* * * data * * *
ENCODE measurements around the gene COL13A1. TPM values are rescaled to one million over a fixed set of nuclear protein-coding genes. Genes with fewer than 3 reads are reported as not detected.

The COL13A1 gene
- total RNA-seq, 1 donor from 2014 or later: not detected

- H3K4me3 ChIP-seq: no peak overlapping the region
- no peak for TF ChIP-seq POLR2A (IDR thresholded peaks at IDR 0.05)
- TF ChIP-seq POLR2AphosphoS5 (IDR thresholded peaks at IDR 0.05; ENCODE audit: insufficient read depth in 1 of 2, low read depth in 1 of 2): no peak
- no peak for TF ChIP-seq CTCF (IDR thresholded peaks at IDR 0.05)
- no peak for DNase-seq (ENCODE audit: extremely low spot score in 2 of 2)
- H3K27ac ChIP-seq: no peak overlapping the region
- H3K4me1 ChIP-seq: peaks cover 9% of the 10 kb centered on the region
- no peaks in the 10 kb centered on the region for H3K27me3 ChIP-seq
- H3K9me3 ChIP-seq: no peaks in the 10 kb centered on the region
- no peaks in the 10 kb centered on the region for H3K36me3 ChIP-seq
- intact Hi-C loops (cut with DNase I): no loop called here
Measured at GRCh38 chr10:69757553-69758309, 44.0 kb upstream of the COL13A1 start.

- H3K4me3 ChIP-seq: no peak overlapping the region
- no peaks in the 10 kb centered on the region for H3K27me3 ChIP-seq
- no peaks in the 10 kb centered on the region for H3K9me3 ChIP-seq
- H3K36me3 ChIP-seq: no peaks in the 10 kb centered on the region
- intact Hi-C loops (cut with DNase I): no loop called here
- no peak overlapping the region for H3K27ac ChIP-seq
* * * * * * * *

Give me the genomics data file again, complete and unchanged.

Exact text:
ENCODE measurements around the gene COL13A1. TPM values are rescaled to one million over a fixed set of nuclear protein-coding genes. Genes with fewer than 3 reads are reported as not detected.

The COL13A1 gene
- total RNA-seq, 1 donor from 2014 or later: not detected

- H3K4me3 ChIP-seq: no peak overlapping the region
- no peak for TF ChIP-seq POLR2A (IDR thresholded peaks at IDR 0.05)
- TF ChIP-seq POLR2AphosphoS5 (IDR thresholded peaks at IDR 0.05; ENCODE audit: insufficient read depth in 1 of 2, low read depth in 1 of 2): no peak
- no peak for TF ChIP-seq CTCF (IDR thresholded peaks at IDR 0.05)
- no peak for DNase-seq (ENCODE audit: extremely low spot score in 2 of 2)
- H3K27ac ChIP-seq: no peak overlapping the region
- H3K4me1 ChIP-seq: peaks cover 9% of the 10 kb centered on the region
- no peaks in the 10 kb centered on the region for H3K27me3 ChIP-seq
- H3K9me3 ChIP-seq: no peaks in the 10 kb centered on the region
- no peaks in the 10 kb centered on the region for H3K36me3 ChIP-seq
- intact Hi-C loops (cut with DNase I): no loop called here
Measured at GRCh38 chr10:69757553-69758309, 44.0 kb upstream of the COL13A1 start.

- H3K4me3 ChIP-seq: no peak overlapping the region
- no peaks in the 10 kb centered on the region for H3K27me3 ChIP-seq
- no peaks in the 10 kb centered on the region for H3K9me3 ChIP-seq
- H3K36me3 ChIP-seq: no peaks in the 10 kb centered on the region
- intact Hi-C loops (cut with DNase I): no loop called here
- no peak overlapping the region for H3K27ac ChIP-seq